Art News

The Whitney Museum of American Art Presents a Major Lyonel Feininger Retrospective

artwork: Lyonel Feininger -  "Harbor Mole", 1913 - Oil on canvas  -  © Lyonel Feininger Family, LLC./Artists Rights Society (ARS), New York - Carnegie Museum of Art

New York City.- The Whitney Museum of American Artis proud to present “Lyonel Feininger: At The Edge of the World” from June 30th through October 16th. “Lyonel Feininger: At the Edge of the World” is organized by the Whitney Museum of American Art, New York in collaboration with the Montreal Museum of Fine Arts, where it will be exhibited in 2012. The exhibition will be accompanied by a richly illustrated monograph with a feature essay that provides a broad overview of Feininger’s career, tracing his relationships with movements and organizations that defined the development of modern art, including Cubism, the Blaue Reiter, the Blue Four, the Bauhaus, and Black Mountain College. Additional essays focus on Feininger’s comics, his photographs, his musical compositions, and his reputation in Germany.

artwork: Lyonel Feininger - "Lady in Mauve" Oil on canvas - 100.5 × 80 cm. 1922 Museo Thyssen-Bornemisza, Madrid. © Lyonel Feininger Family, LLC. / Artists Rights Society (ARS), NY. Born and raised in New York, Lyonel Feininger (1871–1956) moved at the age of sixteen to Germany, where he became one of the leading practitioners of German Expressionism and the Bauhaus. In the late 1930s, when the Nazi campaign against modern art forced him to flee back to New York after an absence of fifty years, his marriage of abstraction and recognizable imagery made him a beloved artist in the United States. Long acknowledged as a major figure of the Bauhaus,

Feininger is renowned for his romantic, crystalline paintings of architecture and seascapes. Less well known are the whimsical aspects of his work: his pioneering Chicago Sunday Tribune comic strips; his figurative, Expressionist compositions; his photographs; and his miniature hand-carved wooden figures and buildings, known as ‘City at the Edge of the World’. This retrospective is the first in Feininger’s native country in more than forty-five years, and the first ever to include the full breadth of his art.

Feininger was one of the very few fine artists also to draw comic strips as a cartoonist. His short-lived Chicago Tribune comic strips, The Kin-der-Kids and Wee Willie Winkie’s World, were noted for their fey humor and graphic experimentation.

Feininger also had intermittent activity as a pianist and composer, with several piano compositions and fugues for organ extant.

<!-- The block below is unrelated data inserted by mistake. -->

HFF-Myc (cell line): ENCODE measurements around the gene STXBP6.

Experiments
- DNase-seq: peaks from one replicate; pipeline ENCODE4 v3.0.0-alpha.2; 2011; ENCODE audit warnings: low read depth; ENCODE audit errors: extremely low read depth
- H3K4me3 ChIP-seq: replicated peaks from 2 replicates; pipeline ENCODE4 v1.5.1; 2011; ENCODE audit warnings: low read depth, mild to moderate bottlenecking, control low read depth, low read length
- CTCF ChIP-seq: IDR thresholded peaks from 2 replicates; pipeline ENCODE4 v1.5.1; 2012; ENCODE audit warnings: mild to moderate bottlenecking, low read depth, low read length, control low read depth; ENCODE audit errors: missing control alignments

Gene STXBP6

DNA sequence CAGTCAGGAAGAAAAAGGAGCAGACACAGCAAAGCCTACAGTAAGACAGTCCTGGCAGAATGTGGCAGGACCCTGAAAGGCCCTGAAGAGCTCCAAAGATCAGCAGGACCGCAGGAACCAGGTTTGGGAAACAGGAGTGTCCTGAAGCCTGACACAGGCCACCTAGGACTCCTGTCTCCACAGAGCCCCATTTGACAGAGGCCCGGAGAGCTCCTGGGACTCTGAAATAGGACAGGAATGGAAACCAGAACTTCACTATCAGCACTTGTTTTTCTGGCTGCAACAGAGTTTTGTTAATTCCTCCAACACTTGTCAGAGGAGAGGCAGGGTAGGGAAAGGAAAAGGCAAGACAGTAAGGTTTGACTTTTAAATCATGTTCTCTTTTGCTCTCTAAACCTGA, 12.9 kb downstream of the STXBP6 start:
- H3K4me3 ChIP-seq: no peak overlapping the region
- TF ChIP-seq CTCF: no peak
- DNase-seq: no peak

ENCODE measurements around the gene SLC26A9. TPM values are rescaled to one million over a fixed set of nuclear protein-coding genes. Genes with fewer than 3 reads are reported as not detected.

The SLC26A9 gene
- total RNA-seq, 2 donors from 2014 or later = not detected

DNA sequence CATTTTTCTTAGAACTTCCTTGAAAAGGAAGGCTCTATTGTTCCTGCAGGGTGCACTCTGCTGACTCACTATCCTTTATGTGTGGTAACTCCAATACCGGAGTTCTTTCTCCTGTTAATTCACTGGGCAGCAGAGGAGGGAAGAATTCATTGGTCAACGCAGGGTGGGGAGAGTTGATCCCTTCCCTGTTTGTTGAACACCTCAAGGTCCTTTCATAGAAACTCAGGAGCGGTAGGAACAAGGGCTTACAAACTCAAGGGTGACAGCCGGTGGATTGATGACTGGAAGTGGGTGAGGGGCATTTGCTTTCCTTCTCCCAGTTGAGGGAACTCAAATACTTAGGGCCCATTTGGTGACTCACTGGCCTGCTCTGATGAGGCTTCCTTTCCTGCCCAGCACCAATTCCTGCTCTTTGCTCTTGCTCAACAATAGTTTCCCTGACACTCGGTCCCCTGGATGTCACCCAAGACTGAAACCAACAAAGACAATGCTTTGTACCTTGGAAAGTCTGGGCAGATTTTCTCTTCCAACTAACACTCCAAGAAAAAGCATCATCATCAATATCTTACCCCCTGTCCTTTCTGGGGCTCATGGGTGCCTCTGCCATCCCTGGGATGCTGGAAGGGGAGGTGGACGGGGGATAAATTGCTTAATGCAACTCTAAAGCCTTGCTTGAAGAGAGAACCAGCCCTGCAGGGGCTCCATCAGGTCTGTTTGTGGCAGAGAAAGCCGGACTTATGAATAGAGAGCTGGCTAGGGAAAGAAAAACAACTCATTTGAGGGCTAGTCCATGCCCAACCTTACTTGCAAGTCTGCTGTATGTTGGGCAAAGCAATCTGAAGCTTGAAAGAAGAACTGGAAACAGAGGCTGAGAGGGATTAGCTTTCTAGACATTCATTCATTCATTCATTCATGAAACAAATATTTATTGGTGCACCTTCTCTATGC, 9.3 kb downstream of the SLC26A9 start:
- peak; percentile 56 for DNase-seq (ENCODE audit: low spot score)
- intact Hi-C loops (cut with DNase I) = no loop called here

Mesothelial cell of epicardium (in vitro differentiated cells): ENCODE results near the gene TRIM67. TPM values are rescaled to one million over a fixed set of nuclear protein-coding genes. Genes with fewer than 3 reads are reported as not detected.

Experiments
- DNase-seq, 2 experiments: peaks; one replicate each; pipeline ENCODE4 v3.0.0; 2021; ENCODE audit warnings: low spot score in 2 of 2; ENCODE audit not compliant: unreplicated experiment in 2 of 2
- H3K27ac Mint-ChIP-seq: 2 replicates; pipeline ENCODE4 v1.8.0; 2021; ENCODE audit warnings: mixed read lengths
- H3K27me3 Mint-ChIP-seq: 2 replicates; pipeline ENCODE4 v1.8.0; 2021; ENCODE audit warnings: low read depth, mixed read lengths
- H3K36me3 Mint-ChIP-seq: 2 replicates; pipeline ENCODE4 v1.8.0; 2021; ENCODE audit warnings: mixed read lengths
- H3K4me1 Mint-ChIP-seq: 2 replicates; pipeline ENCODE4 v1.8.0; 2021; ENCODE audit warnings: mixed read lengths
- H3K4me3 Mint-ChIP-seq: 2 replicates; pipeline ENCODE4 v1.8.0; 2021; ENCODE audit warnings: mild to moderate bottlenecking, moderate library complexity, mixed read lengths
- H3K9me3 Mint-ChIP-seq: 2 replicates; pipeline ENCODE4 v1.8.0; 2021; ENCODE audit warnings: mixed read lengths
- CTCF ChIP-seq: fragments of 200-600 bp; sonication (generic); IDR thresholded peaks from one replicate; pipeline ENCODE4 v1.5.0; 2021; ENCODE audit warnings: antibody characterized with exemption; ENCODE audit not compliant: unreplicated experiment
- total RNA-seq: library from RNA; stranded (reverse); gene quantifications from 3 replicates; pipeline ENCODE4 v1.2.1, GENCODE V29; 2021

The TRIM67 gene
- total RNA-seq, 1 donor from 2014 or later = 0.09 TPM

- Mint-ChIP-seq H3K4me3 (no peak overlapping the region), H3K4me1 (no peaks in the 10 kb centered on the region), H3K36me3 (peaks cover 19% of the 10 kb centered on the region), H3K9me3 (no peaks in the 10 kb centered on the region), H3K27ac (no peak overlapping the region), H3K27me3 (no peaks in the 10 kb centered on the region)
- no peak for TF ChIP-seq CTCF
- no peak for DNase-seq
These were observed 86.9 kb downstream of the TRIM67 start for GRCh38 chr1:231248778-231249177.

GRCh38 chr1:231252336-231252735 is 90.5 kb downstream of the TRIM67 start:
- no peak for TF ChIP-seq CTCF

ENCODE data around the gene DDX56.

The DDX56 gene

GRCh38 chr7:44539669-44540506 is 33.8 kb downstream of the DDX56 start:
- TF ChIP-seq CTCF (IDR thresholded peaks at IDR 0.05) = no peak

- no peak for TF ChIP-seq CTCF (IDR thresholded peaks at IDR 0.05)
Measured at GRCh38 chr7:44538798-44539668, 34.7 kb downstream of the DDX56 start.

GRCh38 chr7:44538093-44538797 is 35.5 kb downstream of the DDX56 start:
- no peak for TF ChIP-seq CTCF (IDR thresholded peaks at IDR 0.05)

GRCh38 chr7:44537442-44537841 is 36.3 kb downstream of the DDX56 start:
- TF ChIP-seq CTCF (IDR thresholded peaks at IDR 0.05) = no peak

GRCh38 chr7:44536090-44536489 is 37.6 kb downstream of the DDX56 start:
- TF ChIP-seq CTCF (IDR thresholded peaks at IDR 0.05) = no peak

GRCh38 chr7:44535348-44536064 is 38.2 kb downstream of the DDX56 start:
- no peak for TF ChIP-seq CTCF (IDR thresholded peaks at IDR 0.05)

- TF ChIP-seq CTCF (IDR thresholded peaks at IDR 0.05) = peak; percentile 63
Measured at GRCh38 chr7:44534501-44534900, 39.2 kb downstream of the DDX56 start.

His son, Andreas Feininger, became famous as a photographer of New York City.

As the preeminent institution devoted to the art of the United States, the Whitney Museum of American Art presents the full range of twentieth-century and contemporary American art, with a special focus on works by living artists. The Whitney is dedicated to collecting, preserving, interpreting, and exhibiting American art, and its collection—arguably the finest holding of twentieth-century American art in the world—is the Museum’s key resource. The Museum’s signature exhibition, the Biennial, is the country’s leading survey of the most recent developments in American art. Innovation has been a hallmark of the Whitney since its beginnings. It was the first museum dedicated to the work of living American artists and the first New York museum to present a major exhibition of a video artist (Nam June Paikin 1982). Such figures as Jasper Johns, Cy Twombly, and Cindy Sherman were given their first museum retrospectives by the Whitney.

artwork: Lyonel Feininger - "Figures and Houses", circa 1949 - Painted wood, overall dimensions variable. Art Institute of Chicago, © Lyonel Feininger Family, LLC./Artists Rights Society (ARS), NY/VG Bild-Kunst

The Museum has consistently purchased works within the year they were created, often well before the artists became broadly recognized. The Whitney was the first museum to take its exhibitions and programming beyond its walls by establishing corporate-funded branch facilities, and the first museum to undertake a program of collection-sharing (with the San Jose Museum of Art) in order to increase access to its renowned collection. The Whitney’s collection— comprising more than 19,000 paintings, sculptures, drawings, prints, photographs, films, videos, and new media by more than 2,900 artists—contains some of the most significant and exciting work created by artists in the United States during the twentieth and twenty-first centuries. Visit the museum’s website at …